Buying South in the North
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By Janet Eastman/photography by Andrea Johnson
A woman is settled into a high-back leather chair at the Enoteca Wine Bar in Corvallis. She’s sipping, for the first time, a Maple Ranch Pinot Noir from Foris Vineyards. In Salem, patrons at Grand Vines wine bar and shop are hearing about Girardet’s Baco Noir. In Portland, Cork wine shop owner Darryl Joannides is talking up the virtues of Velocity Red.
Foris. Girardet. Velocity Cellars. If the names of these wineries don’t sound familiar to you, it’s probably because you live north of the Douglas-Lane County line, the invisible division between Northern and Southern Oregon. Until recently, few wines produced in the South’s Rogue and Umpqua valleys were sold beyond their boundaries.
“Ump what? Where’s the Umpqua Valley?” Pat Spangler heard repeatedly when he poured his Spangler Vineyard’s Cabernet Sauvignon in the Portland and Salem areas five years ago. “The discussion was always, ‘Who are you? What do you do?’”
Those questions are understandable considering about 80 percent of Oregon’s wineries – not to mention its population -- are in the north, and that more than half of its wine production is Pinot Noir, says Spangler, the recent past president of the Southern Oregon Winery Association. But with improved quality and quantity, wines from the southern valleys are making their way north. “They get something different from us,” Spangler says as more wine bars and shops are becoming receptive to the south’s range of varietals and styles.
Smaller southern wineries are witnessing the inroads made by their large-producing neighbors. Troon Vineyard, Folin Cellars and Cliff Creek Cellars opened tasting rooms in Carlton to strut their southern stuff. RoxyAnn Winery started a distribution company to serve the Portland area. There, its Northwest Wine Brokers’ warehouse is stocked with labels that rarely found their way onto the areas’ wine lists in the past but are in 200 places today. And many owners of wine bars and wine shops in the top half of the state are now genuinely excited about telling their customers about the full slate of the state’s offerings.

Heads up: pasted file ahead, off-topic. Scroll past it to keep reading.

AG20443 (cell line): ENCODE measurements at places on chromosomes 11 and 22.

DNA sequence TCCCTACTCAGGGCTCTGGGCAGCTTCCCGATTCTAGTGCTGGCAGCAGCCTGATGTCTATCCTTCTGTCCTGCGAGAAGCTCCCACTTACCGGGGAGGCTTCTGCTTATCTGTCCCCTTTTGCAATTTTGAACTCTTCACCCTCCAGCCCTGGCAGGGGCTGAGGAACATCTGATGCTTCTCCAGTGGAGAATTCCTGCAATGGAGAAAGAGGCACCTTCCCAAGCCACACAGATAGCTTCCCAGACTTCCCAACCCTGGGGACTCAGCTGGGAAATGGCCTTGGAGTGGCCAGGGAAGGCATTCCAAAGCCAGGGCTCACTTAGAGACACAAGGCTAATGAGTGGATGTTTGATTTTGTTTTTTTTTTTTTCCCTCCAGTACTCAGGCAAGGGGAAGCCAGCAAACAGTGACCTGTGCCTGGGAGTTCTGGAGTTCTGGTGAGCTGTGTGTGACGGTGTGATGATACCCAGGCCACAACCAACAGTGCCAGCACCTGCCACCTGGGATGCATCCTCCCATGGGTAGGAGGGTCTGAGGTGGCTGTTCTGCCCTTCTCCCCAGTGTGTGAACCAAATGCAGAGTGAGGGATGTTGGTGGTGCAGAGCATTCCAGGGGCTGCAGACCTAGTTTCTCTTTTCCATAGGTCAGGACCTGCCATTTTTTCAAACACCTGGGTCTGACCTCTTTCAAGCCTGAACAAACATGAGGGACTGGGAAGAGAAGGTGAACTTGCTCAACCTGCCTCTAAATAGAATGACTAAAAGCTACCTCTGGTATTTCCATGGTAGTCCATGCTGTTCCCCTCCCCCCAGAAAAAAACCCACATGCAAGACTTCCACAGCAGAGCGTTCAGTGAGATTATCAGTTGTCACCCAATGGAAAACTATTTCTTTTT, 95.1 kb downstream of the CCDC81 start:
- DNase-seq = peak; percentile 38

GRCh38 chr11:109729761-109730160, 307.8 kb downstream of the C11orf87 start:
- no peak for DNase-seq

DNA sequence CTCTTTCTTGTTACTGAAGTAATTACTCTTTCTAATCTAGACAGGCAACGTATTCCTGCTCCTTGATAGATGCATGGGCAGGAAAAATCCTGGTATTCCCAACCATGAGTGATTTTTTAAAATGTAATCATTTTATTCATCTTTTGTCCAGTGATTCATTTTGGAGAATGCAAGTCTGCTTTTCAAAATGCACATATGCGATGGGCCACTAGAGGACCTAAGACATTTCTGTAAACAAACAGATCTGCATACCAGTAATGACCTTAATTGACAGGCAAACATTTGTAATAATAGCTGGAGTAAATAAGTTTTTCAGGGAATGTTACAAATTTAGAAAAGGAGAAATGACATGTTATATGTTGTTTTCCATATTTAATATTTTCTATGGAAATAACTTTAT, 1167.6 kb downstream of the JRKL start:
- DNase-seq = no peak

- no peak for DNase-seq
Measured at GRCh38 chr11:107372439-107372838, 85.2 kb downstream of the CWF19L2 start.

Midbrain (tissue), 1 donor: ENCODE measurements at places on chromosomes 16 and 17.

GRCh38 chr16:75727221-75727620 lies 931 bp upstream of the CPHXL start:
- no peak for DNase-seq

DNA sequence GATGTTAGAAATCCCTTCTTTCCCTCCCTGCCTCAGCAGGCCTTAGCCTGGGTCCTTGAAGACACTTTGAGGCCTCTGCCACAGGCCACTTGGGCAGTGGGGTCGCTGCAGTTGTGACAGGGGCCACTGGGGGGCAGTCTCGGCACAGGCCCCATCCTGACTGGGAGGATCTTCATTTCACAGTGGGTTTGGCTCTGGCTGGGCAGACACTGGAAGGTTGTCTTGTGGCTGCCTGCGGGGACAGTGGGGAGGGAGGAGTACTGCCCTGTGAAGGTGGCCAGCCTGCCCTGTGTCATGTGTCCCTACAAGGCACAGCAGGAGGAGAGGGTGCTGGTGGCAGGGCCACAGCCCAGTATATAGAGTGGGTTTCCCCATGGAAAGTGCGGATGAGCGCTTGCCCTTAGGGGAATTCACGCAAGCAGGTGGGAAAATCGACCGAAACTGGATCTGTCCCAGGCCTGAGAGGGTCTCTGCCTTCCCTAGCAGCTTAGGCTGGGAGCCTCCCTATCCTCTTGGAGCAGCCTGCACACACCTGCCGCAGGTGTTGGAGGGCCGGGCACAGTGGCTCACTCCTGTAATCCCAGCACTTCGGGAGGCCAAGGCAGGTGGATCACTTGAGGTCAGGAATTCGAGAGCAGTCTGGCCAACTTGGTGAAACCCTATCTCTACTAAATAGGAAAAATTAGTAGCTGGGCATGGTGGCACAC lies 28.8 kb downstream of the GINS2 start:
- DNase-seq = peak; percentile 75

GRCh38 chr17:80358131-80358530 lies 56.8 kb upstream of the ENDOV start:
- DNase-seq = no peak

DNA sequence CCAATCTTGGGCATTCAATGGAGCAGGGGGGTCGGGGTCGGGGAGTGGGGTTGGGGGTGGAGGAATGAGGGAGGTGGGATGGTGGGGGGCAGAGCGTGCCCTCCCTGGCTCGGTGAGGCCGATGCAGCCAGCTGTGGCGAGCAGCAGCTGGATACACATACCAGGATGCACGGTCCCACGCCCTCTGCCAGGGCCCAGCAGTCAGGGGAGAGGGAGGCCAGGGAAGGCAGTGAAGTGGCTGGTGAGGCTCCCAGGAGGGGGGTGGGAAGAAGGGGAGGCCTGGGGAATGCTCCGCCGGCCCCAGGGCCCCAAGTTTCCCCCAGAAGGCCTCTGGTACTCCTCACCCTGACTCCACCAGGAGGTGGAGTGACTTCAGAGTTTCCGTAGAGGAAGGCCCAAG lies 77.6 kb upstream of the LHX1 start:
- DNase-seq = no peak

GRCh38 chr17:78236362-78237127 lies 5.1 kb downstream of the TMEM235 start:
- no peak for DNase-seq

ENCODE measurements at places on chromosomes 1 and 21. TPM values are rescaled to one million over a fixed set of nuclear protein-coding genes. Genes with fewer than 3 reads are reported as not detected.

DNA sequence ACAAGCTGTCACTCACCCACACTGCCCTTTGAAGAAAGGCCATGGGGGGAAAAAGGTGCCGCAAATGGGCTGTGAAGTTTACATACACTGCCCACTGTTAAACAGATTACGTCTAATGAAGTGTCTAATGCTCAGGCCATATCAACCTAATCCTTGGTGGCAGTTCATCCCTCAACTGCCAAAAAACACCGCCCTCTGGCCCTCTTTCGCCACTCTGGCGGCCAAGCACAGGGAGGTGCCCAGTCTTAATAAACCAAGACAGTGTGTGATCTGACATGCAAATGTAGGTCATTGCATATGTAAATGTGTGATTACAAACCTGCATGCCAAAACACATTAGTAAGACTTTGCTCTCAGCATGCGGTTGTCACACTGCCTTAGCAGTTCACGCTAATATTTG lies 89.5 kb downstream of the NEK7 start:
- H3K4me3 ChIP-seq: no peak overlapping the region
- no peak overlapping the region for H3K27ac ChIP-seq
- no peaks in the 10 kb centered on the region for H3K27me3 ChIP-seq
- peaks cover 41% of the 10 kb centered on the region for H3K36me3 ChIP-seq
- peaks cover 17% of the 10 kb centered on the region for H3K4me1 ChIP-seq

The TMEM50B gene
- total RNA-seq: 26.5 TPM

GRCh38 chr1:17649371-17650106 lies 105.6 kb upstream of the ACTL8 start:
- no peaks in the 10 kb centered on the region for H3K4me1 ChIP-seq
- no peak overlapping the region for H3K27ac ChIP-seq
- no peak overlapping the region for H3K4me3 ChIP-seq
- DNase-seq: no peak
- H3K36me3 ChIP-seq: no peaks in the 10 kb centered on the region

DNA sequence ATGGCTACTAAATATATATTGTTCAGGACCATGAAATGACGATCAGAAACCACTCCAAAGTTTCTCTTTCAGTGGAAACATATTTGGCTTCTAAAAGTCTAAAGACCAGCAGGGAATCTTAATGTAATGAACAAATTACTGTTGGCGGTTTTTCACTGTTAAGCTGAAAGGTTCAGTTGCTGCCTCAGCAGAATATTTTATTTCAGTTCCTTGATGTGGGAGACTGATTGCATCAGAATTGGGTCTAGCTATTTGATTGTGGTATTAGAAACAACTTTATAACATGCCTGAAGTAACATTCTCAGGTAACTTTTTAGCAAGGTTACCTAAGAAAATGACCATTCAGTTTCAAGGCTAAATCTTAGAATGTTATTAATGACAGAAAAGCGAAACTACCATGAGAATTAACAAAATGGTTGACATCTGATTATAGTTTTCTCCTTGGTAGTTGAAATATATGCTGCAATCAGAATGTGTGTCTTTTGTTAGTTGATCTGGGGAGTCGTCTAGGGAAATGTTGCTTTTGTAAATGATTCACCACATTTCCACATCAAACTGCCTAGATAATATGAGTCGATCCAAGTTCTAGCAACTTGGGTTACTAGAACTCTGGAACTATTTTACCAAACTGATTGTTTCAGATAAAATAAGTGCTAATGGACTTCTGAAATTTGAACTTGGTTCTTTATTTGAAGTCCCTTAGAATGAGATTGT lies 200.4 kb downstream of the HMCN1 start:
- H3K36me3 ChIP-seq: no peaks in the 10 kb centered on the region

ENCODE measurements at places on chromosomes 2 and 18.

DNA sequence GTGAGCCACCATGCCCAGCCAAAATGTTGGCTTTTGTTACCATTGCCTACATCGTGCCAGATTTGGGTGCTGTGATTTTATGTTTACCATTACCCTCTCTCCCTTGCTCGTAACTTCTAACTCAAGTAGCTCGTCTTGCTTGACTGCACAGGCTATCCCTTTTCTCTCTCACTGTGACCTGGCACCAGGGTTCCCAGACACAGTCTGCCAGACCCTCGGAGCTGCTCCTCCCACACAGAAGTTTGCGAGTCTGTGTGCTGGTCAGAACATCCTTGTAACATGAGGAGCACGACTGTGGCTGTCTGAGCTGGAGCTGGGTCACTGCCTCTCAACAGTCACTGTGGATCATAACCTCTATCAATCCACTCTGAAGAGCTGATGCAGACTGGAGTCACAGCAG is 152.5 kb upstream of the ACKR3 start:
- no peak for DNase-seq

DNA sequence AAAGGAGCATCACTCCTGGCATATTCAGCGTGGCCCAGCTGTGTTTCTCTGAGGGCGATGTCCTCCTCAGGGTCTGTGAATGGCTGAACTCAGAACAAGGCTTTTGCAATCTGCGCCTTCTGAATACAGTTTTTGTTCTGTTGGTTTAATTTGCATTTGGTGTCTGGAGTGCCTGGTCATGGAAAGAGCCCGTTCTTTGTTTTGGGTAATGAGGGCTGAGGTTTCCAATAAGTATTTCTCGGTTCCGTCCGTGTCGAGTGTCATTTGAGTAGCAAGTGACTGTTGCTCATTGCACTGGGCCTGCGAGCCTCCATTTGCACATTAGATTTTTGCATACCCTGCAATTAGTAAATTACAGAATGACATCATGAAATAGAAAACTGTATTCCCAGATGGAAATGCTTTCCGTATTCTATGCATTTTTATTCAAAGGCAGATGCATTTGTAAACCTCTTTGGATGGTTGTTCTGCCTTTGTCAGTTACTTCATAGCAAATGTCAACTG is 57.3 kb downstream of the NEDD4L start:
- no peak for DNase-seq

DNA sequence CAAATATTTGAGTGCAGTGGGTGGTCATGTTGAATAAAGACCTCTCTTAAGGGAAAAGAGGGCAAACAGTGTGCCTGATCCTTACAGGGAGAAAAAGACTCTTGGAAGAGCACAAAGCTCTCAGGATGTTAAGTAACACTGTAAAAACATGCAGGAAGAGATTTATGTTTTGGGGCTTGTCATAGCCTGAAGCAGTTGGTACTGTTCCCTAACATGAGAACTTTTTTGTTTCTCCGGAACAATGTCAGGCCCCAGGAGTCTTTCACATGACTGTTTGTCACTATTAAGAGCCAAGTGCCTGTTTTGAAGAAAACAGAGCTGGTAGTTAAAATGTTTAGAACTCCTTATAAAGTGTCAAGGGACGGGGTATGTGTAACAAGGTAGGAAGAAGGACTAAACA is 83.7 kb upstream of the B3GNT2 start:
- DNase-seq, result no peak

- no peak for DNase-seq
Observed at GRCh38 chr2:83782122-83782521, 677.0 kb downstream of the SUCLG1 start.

Some resistance, of course, remains. Many southern winery owners shake their heads “no” when asked if their label is available a few hundred miles from their tasting rooms. At issue: Southern Oregon wines have been faulted for inconsistency. Other problems include artisanal producers who don’t make enough for wide distribution. Small-to-medium producers hoping for more accounts say they get buried in big distributors’ price books. Or, if they’re representing themselves, they say it is hard to build relationships with wine bar and shop owners during infrequent trade shows and trips north. Welcome to the usual problems of doing business in Southern Oregon.
If you’re looking for southern wines in the north, your selection may be limited. Liner & Elsen Wine Merchants in Portland offers more than 2,000 wines with only a fraction from Southern Oregon, notably J. Scott Cellars, Rocky Knoll and RoxyAnn.
Herb Quady of Quady North in the Applegate Valley has seen his wine praised in national media and competitions. But he can quickly tick off the northern shops and bars that stock his wine: Sundance Wine Cellars/Oregon Wine Merchants in Eugene and The Cellar on 10th in Astoria. In Portland? “It's a little harder,” he says. “We're still trying to get them to warm up to us.” He says his wine is in Whole Foods Market, New Seasons Market and Oregon Wines on Broadway, but, he laments, “I didn't see a lot of other Southern Oregon wines there.”
Despite these obstacles, some retailers in the upper part of the state are cheerleaders for southies.